The US is bracing itself for a series of investigations that could see top officials from the administration of former US president George W. Bush hauled in front of Congress, grilled by a special prosecutor and possibly facing criminal charges.
Several investigations will now cast a spotlight on Bush-era torture policy and a secret CIA assassination program, examining the role played by big names such as former US vice president Dick Cheney and former US defense secretary Donald Rumsfeld.
In one investigation into the controversial firing of federal prosecutors, Bush’s political guru, Karl Rove, has already been forced to appear before Congress and give testimony behind closed doors. Another investigation by the House of Representatives’ intelligence committee has already asked for documents from the CIA and has now announced that it will examine the legality of keeping a secret CIA hit squad hidden from Congress, something alleged to have been ordered by Cheney himself.
“I intend to make this investigation fair and thorough,” said the committee’s chairman, Texas congressman Silvestre Reyes late on Friday night.
The moves reveal a long-awaited desire by elements of the administration of US President Barack Obama and Democrat-controlled Congress to examine alleged abuses of power by Bush officials. They also raise the prospect of a bitter political fight with Republicans, who are likely to portray any attempt to investigate leading Bushites as a witch-hunt.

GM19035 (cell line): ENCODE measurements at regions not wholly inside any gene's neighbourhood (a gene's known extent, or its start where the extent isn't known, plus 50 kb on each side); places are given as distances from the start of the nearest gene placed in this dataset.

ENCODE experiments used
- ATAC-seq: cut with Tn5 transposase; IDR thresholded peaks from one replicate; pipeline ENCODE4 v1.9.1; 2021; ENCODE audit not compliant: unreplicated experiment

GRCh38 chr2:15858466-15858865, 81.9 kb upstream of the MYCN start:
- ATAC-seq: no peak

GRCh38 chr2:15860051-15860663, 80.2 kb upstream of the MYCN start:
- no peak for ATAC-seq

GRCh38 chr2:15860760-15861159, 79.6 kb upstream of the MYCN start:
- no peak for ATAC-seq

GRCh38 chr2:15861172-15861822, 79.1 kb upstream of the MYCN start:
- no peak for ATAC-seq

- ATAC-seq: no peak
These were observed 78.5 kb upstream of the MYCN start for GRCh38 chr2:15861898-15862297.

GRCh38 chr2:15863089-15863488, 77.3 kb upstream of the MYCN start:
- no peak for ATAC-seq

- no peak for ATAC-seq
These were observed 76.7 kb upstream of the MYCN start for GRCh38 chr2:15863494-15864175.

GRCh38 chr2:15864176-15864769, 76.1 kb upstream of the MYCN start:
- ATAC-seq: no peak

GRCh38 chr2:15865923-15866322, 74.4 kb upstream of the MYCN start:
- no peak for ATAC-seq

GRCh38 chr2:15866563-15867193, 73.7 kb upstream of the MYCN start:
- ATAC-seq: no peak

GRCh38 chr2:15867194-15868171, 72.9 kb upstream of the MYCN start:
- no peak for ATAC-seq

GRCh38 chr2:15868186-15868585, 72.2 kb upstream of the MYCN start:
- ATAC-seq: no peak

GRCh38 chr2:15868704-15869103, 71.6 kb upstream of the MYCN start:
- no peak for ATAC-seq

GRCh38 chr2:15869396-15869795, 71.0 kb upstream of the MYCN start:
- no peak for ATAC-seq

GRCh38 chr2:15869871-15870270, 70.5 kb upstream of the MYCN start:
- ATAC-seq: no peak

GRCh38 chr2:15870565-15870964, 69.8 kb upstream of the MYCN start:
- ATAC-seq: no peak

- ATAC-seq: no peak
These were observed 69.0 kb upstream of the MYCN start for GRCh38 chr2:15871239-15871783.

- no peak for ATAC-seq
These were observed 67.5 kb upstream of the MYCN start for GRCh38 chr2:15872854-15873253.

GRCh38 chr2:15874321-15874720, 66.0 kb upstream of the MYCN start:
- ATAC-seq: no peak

The inquiries also seem to go against the wishes of some in the White House, including Obama. The president has said he does not want to be distracted by the past and instead intends to focus on economic recovery and healthcare reform.
“The White House is more in the mood for going forward on the issues, such as healthcare, by which they want to define their presidency,” said Gary Schmitt, a former intelligence official under Ronald Reagan and a fellow of the American Enterprise Institute.
But Obama may not have too much say in what could be the most explosive investigation — one set to be launched by Attorney-General Eric Holder. Holder is mulling whether to appoint a special prosecutor to examine CIA activities since 2001, focusing on the use of torture in interrogation of terror suspects. Any such prosecutor could have the power to bring criminal charges.
Obama has made clear that the final decision is Holder’s alone and news reports last week indicated that Holder was “leaning” toward making such a move. The prosecutor’s mandate could be narrowly focused on minor officials or broaden to reach the top levels of Bush’s Cabinet.
Holder’s decision will be influenced by the results of numerous reports on his desk. One, a survey on interrogation techniques carried out by the CIA’s inspector-general is due to be made public at the end of this month. Holder spent two days reading the report and friends have said he was “shocked and saddened” by its contents.
Another report to be released in the next two months is being compiled about top officials in the US Justice Department who drew up legal advice that justified the new interrogation techniques. That probe focuses on John Yoo, a former deputy assistant attorney general and Jay Bybee, a federal judge.
Many insiders think public reaction to those two reports is likely to ensure Holder eventually appoints a special prosecutor, similar to Kenneth Starr, who investigated former US president Bill Clinton’s affair with former White House intern Monica Lewinsky.
“I think it is likely that Holder will do that,” said Larry Johnson, a former senior CIA official.
At the same time, other senior politicians in Congress are investigating the CIA’s activities in the Bush era, especially allegations that it kept hidden a secret assassination squad aimed at top al-Qaeda figures.
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